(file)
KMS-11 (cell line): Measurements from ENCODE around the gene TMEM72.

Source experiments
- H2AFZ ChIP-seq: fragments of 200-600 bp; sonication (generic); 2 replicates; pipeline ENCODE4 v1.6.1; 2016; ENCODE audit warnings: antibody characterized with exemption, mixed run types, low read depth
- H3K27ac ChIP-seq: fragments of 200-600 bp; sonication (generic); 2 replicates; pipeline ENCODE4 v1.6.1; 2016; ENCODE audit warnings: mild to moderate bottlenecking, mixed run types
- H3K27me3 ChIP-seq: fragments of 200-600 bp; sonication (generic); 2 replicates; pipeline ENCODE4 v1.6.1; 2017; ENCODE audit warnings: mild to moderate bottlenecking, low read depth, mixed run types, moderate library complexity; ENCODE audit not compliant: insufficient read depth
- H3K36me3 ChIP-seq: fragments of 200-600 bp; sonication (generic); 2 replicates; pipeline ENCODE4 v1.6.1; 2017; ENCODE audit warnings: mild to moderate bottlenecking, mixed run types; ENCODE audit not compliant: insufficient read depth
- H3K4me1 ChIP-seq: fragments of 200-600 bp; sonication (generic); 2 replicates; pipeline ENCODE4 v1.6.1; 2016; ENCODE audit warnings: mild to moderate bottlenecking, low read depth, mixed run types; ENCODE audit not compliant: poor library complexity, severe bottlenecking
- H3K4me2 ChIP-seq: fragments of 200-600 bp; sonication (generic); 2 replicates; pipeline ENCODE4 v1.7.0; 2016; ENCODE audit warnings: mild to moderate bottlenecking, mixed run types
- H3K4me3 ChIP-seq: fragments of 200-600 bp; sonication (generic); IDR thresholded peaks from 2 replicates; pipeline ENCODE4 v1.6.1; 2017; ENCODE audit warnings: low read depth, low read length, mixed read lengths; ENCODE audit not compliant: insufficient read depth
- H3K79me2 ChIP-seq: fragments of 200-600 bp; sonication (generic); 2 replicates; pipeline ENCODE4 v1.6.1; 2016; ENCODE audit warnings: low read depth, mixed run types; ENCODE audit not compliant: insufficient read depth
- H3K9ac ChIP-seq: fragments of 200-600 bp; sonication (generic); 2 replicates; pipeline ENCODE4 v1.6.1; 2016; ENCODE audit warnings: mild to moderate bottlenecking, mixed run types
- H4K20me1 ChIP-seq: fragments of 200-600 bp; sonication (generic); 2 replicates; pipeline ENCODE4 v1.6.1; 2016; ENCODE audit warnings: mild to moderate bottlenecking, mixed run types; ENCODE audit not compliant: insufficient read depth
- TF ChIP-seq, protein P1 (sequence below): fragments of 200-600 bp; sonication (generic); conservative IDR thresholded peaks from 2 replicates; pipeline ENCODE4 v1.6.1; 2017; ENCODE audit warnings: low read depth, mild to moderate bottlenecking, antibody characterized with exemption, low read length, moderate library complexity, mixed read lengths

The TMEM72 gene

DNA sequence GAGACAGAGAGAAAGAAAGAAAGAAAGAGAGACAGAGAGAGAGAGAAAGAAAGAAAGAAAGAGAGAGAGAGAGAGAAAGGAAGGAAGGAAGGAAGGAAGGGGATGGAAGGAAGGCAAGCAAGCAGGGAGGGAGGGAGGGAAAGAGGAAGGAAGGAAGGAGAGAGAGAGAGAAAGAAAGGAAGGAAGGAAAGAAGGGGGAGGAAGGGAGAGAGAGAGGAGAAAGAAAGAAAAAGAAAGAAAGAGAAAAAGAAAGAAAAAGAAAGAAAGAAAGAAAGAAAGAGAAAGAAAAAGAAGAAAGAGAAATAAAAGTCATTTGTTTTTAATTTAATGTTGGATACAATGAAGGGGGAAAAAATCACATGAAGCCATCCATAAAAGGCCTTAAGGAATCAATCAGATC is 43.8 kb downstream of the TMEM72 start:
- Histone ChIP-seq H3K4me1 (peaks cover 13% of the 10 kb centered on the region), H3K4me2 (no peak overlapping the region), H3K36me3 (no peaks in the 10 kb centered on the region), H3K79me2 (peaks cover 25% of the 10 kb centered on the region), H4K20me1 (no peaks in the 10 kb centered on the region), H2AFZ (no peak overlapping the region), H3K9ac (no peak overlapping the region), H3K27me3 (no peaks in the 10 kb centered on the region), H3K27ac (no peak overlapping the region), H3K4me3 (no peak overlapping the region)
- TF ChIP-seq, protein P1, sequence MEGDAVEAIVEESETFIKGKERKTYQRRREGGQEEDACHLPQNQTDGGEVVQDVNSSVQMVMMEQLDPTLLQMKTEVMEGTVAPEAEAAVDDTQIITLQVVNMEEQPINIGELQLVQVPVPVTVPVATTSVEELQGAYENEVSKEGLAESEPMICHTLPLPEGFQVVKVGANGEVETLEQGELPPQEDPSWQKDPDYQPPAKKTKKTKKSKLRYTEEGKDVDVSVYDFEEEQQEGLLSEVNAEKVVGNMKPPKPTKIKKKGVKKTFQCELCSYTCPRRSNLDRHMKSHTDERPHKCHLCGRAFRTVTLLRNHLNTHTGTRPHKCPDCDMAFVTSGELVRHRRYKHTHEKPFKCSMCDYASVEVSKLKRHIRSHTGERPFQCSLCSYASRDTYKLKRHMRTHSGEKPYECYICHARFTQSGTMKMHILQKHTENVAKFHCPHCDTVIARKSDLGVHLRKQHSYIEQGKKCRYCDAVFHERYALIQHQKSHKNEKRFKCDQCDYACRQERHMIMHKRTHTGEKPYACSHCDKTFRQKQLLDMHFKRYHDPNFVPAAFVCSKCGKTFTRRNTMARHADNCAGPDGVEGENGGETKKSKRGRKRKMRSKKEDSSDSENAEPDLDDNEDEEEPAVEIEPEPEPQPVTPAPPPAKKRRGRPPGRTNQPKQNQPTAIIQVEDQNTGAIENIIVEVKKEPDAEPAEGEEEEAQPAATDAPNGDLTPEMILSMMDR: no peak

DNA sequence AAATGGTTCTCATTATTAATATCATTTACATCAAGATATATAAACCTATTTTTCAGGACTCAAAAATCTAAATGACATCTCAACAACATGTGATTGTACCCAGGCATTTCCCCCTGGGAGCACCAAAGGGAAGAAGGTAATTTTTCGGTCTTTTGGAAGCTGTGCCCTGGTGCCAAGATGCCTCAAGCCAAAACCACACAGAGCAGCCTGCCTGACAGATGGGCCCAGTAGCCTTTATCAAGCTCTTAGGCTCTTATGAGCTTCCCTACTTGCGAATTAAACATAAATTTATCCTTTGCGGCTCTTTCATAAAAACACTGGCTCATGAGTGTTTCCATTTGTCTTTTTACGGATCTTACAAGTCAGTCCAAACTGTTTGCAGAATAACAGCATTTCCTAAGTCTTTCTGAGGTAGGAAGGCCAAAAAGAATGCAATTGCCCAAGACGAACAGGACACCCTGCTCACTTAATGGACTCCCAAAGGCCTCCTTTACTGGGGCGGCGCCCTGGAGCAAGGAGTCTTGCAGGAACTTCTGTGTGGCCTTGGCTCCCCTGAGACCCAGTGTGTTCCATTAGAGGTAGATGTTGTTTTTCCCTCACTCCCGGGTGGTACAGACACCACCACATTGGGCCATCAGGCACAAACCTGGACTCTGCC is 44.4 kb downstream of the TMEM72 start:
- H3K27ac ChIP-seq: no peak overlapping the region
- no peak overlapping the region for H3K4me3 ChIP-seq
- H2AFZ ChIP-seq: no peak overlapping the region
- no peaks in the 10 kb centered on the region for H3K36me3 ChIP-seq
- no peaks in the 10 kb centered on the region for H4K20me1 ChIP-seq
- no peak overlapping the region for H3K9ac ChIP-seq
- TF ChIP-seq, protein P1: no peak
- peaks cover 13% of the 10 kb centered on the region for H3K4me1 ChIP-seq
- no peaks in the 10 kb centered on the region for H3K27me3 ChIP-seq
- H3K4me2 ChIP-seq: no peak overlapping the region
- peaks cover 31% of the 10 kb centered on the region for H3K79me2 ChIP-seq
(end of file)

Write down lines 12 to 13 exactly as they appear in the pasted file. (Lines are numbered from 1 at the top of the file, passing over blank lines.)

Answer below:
- H4K20me1 ChIP-seq: fragments of 200-600 bp; sonication (generic); 2 replicates; pipeline ENCODE4 v1.6.1; 2016; ENCODE audit warnings: mild to moderate bottlenecking, mixed run types; ENCODE audit not compliant: insufficient read depth
- TF ChIP-seq, protein P1 (sequence below): fragments of 200-600 bp; sonication (generic); conservative IDR thresholded peaks from 2 replicates; pipeline ENCODE4 v1.6.1; 2017; ENCODE audit warnings: low read depth, mild to moderate bottlenecking, antibody characterized with exemption, low read length, moderate library complexity, mixed read lengths